• you may use mc if you want

  • create a new folder /mnt/home/user2 (with same user and permission as “user”

  • move (!) all directories and files (without the bad ones)

  • move /mnt/home/user to /mnt/home/user_bad

  • move /mnt/home/user2 to /mnt/home/user

  • umount

  • forget about /mnt/home/user_bad :wink:

Maybe 6 months later I managed to delete those files. (Because the thread had been closed, i could not add my last solution) So I can’t remember exactly how i deleted them :wink: Since they are size 0, they shouldn’t hurt.

You can find good Information about Btrfs in the wiki

Welcome to Manjaro! :smiling_face_with_three_hearts:

  1. Please read the information behind this link. It will help you to post necessary information. [HowTo] Provide System Information
  2. Please press the three dots below your post and then press the :pencil2:
  • If you give us information about your system, we can see what we’re talking about and make better suggestions.
  • You can do this by using inxi in a terminal or in console.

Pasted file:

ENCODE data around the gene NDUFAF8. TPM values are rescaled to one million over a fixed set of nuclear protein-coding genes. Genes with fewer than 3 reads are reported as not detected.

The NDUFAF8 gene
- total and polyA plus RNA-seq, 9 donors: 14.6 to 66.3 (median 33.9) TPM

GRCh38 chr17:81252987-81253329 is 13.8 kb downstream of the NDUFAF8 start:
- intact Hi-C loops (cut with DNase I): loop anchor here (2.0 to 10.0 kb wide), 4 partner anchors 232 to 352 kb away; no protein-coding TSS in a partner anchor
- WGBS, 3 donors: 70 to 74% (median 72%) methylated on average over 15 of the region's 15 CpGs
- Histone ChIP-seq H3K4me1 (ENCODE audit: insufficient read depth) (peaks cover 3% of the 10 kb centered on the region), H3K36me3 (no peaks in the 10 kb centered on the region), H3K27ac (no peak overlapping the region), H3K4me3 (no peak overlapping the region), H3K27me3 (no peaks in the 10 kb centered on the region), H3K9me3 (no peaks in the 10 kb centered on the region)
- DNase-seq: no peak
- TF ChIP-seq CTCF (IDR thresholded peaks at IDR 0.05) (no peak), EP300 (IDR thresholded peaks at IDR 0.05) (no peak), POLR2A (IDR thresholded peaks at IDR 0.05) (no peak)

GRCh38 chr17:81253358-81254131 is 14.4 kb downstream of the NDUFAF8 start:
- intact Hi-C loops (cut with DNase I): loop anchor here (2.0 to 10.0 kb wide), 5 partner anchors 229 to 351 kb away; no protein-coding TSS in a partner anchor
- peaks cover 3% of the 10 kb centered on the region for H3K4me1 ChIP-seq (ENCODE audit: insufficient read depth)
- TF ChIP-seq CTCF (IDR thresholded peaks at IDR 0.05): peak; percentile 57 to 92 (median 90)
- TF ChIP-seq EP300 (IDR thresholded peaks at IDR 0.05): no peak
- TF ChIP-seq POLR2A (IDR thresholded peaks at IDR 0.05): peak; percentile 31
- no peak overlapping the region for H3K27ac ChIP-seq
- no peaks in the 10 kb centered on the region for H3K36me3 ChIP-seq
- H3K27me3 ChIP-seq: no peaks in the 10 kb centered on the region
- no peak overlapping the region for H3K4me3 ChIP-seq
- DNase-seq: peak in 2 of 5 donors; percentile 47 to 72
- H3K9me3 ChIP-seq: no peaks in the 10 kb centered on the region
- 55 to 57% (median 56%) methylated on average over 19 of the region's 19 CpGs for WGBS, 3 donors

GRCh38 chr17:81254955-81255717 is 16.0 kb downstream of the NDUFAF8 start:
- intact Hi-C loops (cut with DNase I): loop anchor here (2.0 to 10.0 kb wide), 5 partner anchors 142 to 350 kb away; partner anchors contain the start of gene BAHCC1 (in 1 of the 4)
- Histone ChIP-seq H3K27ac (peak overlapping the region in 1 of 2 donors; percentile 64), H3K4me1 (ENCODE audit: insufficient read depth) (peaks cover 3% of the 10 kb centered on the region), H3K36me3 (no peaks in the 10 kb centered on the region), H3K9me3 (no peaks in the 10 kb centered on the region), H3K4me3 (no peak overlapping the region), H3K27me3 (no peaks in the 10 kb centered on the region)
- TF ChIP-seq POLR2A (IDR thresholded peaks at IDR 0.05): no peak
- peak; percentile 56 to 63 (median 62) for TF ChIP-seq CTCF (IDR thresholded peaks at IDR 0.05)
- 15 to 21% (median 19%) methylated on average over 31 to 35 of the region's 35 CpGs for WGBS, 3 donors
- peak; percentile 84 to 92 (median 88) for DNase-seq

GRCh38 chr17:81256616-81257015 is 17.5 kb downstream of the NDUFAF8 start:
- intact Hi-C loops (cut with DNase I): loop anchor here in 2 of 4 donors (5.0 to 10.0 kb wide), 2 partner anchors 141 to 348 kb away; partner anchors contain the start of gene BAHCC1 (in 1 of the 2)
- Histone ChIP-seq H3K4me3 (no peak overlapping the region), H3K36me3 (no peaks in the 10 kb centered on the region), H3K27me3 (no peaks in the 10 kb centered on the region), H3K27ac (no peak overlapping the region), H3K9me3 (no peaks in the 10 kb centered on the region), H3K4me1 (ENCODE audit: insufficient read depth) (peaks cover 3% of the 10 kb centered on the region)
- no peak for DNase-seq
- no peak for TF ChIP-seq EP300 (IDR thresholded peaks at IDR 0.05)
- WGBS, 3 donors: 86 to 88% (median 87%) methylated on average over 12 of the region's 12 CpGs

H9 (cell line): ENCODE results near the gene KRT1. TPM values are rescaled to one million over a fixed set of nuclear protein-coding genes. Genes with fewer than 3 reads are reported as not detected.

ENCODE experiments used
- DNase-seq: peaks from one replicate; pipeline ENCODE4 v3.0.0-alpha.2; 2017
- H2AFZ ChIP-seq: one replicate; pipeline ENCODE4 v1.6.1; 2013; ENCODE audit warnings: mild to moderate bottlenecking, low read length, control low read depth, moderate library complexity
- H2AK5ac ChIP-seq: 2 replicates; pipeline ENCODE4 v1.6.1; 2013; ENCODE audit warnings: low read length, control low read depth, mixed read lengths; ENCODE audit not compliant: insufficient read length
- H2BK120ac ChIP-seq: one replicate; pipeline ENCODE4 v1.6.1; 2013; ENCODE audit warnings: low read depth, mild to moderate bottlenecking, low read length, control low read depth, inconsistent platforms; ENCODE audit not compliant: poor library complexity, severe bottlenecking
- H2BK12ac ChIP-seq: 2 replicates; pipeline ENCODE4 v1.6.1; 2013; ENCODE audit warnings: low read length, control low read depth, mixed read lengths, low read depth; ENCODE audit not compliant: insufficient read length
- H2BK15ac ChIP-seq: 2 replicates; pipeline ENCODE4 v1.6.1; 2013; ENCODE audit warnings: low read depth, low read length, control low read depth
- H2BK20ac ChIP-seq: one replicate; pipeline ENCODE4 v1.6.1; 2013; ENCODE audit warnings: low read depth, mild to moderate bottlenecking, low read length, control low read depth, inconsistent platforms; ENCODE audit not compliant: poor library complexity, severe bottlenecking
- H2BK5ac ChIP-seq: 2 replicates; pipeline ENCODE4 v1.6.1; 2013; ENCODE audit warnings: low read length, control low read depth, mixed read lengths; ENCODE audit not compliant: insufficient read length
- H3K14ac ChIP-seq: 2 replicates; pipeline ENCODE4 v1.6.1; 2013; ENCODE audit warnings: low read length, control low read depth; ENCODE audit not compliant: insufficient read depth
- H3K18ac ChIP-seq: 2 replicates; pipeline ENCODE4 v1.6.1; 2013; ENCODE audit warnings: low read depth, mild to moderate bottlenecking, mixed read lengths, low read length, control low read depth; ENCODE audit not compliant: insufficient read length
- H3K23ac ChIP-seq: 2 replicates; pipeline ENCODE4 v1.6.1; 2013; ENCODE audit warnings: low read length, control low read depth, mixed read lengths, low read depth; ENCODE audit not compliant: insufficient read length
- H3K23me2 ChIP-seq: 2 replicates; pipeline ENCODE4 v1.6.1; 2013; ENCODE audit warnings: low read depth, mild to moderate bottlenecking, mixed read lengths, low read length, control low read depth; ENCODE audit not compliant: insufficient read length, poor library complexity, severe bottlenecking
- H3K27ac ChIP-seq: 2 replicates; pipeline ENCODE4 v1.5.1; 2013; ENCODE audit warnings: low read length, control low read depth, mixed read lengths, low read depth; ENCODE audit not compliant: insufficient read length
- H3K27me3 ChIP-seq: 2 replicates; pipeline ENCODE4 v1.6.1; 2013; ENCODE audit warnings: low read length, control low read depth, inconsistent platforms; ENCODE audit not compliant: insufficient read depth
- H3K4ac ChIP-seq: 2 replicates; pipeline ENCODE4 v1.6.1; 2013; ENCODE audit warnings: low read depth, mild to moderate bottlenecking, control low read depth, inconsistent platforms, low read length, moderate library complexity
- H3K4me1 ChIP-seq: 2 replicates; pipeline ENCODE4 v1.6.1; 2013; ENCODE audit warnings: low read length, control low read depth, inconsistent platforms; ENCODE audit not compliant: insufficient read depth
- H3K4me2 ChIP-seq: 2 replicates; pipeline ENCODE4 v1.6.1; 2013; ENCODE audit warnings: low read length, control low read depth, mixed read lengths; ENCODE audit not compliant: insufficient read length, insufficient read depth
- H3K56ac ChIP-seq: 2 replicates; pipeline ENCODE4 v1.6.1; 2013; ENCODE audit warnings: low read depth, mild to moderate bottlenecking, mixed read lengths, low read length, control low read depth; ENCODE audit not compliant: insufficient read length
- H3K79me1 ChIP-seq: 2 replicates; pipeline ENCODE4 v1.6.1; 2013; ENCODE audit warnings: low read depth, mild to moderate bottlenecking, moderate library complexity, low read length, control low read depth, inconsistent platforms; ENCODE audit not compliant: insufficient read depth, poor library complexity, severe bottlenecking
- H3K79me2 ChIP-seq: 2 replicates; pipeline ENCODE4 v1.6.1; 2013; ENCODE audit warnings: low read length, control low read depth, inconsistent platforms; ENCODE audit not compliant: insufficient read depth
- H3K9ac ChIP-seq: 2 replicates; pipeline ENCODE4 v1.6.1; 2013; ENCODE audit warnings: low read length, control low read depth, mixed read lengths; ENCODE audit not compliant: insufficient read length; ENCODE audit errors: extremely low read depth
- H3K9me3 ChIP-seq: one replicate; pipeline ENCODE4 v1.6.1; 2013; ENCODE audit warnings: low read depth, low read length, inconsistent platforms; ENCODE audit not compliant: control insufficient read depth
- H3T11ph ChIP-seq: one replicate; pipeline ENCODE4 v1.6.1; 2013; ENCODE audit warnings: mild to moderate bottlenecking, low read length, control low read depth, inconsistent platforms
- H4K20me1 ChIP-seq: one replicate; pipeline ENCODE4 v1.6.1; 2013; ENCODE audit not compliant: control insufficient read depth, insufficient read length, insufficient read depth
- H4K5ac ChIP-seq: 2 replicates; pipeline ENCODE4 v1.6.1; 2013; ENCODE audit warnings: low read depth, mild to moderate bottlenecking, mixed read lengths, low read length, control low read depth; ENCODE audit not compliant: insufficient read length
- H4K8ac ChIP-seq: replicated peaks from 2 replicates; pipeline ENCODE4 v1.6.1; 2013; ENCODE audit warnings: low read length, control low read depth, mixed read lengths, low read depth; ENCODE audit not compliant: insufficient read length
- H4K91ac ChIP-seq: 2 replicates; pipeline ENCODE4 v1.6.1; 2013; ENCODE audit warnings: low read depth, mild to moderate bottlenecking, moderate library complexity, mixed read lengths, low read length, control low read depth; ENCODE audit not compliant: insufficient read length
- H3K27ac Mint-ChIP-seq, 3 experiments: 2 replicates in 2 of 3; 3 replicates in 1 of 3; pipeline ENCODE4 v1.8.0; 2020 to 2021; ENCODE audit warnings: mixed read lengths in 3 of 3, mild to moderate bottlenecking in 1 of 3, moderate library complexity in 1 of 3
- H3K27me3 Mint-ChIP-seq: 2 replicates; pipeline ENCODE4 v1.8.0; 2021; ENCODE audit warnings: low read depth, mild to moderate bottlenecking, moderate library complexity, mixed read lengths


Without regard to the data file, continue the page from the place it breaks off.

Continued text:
inxi --admin --verbosity=7 --filter --no-host --width
  • Personally identifiable information such as serial numbers and MAC addresses are filtered out by this command
  • Presenting the information in this way allows everyone to be familiar with the format and quickly find the items they need without missing anything.
  1. Copy the output from inxi (including the command) and paste it into your post.
  • To make it more readable, add 3 backticks ``` on an extra line before and after the pasted text.
    (Wisdom lies in reading :wink: )

This always is a good start. (and prevents a lot of questions)

Please also check your kernel-version, and go to the newest LTS if possible